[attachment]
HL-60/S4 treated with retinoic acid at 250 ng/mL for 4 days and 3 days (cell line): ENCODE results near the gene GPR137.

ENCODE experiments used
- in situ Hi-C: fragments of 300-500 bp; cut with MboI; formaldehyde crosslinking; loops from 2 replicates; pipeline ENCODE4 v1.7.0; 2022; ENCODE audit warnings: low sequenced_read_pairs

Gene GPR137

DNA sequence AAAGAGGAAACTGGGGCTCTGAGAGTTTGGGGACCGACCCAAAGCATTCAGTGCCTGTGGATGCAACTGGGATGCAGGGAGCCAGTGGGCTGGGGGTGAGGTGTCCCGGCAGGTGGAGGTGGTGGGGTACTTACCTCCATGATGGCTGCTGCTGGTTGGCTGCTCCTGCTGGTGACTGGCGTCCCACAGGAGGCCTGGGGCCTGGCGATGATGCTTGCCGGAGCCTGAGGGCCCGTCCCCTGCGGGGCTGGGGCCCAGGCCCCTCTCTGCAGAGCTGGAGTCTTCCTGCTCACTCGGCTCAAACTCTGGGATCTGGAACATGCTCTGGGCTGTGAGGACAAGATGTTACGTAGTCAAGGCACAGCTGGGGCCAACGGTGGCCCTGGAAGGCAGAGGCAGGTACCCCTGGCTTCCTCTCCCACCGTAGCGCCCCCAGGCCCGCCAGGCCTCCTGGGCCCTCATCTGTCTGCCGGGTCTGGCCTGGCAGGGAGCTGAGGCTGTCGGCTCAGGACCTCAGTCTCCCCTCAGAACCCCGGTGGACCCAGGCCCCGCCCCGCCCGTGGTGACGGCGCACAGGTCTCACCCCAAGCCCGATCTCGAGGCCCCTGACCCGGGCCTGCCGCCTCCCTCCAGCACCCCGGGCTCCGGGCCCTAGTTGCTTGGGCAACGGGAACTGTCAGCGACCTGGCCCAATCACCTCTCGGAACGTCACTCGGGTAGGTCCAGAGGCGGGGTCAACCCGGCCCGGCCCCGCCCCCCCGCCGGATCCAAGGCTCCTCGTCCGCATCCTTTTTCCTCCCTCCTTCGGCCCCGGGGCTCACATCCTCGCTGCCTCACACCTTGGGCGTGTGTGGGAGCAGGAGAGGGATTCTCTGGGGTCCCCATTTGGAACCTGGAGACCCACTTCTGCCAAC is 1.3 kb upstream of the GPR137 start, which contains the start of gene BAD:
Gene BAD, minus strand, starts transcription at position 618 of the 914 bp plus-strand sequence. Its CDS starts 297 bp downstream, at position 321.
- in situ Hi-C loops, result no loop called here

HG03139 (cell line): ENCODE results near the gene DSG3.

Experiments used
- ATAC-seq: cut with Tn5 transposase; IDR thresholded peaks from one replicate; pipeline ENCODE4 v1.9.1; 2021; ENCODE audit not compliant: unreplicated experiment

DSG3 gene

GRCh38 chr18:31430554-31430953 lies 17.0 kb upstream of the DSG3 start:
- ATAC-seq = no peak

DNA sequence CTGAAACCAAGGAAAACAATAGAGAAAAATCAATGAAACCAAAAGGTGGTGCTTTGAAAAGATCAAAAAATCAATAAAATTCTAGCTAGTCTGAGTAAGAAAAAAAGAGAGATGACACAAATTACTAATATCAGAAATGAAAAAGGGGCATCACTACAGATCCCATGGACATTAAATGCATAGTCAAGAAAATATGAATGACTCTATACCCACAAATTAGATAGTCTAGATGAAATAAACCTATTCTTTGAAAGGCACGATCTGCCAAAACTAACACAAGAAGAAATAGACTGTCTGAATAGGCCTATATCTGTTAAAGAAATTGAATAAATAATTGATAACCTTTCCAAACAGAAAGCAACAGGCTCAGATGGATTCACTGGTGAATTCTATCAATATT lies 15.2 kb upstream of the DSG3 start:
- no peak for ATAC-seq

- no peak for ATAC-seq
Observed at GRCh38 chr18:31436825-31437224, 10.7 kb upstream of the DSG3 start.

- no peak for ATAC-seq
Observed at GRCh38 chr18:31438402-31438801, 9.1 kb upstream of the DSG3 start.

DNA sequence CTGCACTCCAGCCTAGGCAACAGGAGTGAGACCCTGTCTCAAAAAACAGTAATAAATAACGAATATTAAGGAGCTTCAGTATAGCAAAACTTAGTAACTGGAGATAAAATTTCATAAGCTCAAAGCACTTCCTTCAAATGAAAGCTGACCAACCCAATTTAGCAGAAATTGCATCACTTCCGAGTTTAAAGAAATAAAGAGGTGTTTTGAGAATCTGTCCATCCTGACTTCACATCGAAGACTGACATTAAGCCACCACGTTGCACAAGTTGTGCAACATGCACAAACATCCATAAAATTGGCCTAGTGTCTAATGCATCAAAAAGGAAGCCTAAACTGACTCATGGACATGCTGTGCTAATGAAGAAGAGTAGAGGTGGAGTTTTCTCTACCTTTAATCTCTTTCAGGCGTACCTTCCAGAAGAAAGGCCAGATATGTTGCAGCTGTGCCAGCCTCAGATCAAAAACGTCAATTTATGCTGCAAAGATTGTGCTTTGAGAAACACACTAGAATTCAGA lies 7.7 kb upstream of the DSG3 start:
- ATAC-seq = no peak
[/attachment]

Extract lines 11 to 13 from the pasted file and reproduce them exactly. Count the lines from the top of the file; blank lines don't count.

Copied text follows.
DSG3 gene

GRCh38 chr18:31430554-31430953 lies 17.0 kb upstream of the DSG3 start:
- ATAC-seq = no peak